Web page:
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  • Sumeet Kaur Wasu

Robotic-Assisted Jejunostomy Tube Placement

Jejunostomy tube placement throughout esophagectomy permits for earlier enteral feeding.

The need for a feeding surgical process ought to be individualized reckoning the amount of pre-operative obstruction and weight loss.

If the robotic platform is employed to perform the abdominal portion of the esophagectomy, it can even be utilized to perform the jejunostomy with virtual assistance.

The needle is then introduced into the abdomen underneath vision and conjointly the wire is placed into the peritoneal cavity. The track then gets serially expanded and, therefore the jejuna feeding tube is worked into the bodily cavity through the peel-away sheath present.

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An antrostomy is performed within the small intestine (jejunum) using the forceps and therefore the feeding tube is placed inside the bowel's lumen. A purse string with 3–0 silk suture is then placed around the tube using robotic assistance.

Several studies have shown that jejunostomy feeding during the early postoperative period is safe and doesn't negatively impact survival in musculature (esophageal) cancer and robotic assistance makes it an easier process and saves a lot of labor.

This can help the surgeons to look after other things for the patient.

Álvarez-Sarrado et al. for instance showed that 82.9% of patients with feeding jejunostomy reached nutritional requirements postoperatively. Additionally, the utilization of postoperative FJ is usually short-lived and more than 77% of patients don't use their tube 30 days after surgery.

Therefore, FJ is taken into account as a valuable bridge for nutrition and should be considered in any patient who cannot maintain adequate oral intake within the perioperative period.

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Long tubes are tubes inserted through the abdominal wall of the patient.

The end of the tube that stays inside the stomach or intestine features a mushroom-shaped end or internal balloon to keep the tube in the proper position.

An external bumper/ disc keeps the tube in position on the outside surface of the skin.

A longer part of the tube stays outside the body. The long end of the tube has one or more openings called ports.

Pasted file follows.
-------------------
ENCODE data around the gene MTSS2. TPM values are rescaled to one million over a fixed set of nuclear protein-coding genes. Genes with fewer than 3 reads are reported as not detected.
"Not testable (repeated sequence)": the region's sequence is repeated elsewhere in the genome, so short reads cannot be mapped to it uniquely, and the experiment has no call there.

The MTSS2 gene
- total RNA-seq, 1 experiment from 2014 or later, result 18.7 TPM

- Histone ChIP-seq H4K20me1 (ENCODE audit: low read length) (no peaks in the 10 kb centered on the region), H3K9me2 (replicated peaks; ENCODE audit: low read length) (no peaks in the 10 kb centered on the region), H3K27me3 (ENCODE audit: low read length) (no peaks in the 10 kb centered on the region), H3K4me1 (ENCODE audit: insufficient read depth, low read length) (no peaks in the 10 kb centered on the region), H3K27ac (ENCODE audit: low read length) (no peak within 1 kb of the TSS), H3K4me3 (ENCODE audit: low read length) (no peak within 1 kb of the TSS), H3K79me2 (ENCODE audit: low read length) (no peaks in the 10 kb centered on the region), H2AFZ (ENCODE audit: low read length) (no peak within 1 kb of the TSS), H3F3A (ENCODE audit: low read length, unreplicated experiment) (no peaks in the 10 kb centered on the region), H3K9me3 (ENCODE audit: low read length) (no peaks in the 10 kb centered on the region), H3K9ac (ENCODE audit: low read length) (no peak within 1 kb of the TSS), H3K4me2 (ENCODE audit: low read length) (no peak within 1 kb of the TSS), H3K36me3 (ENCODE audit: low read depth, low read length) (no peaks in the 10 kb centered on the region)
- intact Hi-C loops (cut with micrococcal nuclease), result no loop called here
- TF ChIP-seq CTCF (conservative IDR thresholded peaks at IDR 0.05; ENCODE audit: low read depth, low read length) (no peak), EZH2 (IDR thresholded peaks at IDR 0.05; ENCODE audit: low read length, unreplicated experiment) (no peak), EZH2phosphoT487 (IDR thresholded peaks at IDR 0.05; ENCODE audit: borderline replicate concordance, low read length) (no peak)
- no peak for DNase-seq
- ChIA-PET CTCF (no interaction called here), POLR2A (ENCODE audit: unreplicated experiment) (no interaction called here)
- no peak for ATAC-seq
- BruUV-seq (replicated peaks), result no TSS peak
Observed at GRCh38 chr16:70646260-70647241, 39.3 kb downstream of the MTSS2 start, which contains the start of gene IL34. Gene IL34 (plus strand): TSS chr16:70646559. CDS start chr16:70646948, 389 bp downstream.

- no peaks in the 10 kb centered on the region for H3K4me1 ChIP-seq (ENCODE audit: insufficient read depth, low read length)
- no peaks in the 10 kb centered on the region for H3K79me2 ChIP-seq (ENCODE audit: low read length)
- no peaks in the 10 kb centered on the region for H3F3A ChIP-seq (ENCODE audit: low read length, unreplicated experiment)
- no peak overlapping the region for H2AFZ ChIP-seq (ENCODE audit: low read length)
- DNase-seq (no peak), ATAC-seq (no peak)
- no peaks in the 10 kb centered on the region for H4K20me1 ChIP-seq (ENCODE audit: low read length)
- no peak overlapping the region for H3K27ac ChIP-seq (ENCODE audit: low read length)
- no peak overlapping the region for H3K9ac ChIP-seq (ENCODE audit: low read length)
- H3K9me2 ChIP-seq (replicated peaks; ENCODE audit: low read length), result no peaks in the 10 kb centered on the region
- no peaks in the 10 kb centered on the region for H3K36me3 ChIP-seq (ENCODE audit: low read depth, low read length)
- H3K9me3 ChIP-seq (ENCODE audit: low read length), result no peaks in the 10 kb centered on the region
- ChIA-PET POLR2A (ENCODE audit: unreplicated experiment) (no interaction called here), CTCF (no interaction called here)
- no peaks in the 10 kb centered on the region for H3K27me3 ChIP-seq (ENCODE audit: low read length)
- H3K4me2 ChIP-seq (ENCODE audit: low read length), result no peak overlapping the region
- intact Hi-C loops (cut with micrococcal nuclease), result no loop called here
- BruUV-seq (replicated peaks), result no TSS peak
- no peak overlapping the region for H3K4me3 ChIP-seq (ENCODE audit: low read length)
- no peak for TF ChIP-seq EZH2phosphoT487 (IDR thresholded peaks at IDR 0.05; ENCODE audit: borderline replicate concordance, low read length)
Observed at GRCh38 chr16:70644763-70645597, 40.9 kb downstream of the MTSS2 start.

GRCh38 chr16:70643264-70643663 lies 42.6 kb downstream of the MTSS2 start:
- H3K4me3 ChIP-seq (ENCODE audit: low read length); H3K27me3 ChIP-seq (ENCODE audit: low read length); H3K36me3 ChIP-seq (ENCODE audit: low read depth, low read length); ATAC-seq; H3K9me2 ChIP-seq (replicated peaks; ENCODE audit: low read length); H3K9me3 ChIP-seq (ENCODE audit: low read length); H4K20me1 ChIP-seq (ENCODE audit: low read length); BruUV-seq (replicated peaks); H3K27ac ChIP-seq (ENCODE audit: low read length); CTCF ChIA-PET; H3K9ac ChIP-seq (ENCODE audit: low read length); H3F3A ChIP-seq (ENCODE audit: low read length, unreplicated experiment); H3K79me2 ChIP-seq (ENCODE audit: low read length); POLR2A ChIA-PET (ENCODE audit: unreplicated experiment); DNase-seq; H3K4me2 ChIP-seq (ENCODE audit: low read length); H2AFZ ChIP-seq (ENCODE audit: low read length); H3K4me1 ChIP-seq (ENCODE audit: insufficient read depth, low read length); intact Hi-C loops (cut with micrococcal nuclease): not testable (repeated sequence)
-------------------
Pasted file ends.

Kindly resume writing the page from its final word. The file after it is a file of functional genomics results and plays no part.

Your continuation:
The ports are used for feeding, giving medicines, or removing air or fluid from the stomach/intestine.


Button tubes are short feeding tubes that stay near to skin. A small balloon holds the end of the tube in position, inside the stomach/intestine. A port outside the skin attaches to a removable extension set for feedings.

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There are inherent risks and controversies related to the placement of a jejunostomy feeding tube in patients with esophageal cancer regardless of timing.

Some complications associated with jejunostomy placement include bronchopneumonia, tube dislodgement leading to pneumoperitoneum and peritonitis, bowel obstruction, and abdominal wall infections.

A rare but often fatal complication associated with early jejunostomy feeding is an entity called non-occlusive mesenteric ischemia.

Given the various rates of complications that may occur with the placement of feeding jejunostomy tubes in patients with esophageal cancer, many authors have advocated for early oral intake after esophagectomy.

Enhanced Recovery After Surgery (ERAS) program in patients undergoing both minimally invasive and McKeown esophagectomy involved re-institution of a transparent liquid diet by postoperative day (POD)#3 and advancement to soft diet by POD#4.

The ERAS group was found to have a lower total complication rate compared to the non-ERAS group (27% vs. 44%), with earlier extubation and decreased ICU and hospital length of stay.


In conclusion, malnutrition is frequent in patients with esophageal cancer.

Placement of a feeding jejunostomy tube is to be performed in an exceedingly, minimally invasive fashion.

In view of a considerable complication rate, the selection to place a feeding tube should be individualized, and consideration made to the patients’ perioperative nutritional status and their ability to tolerate an oral intake.



  1. Bakhos, Charles et al. “Jejunostomy-technique and controversies.” Journal of visualized surgery vol. 5 (2019): 33. DOI:10.21037/jovs.2019.03.15

  2. Placement of G Tube, J Tube, and GJ Tube, Together, St. Jude Children's Research Hospital [Link]

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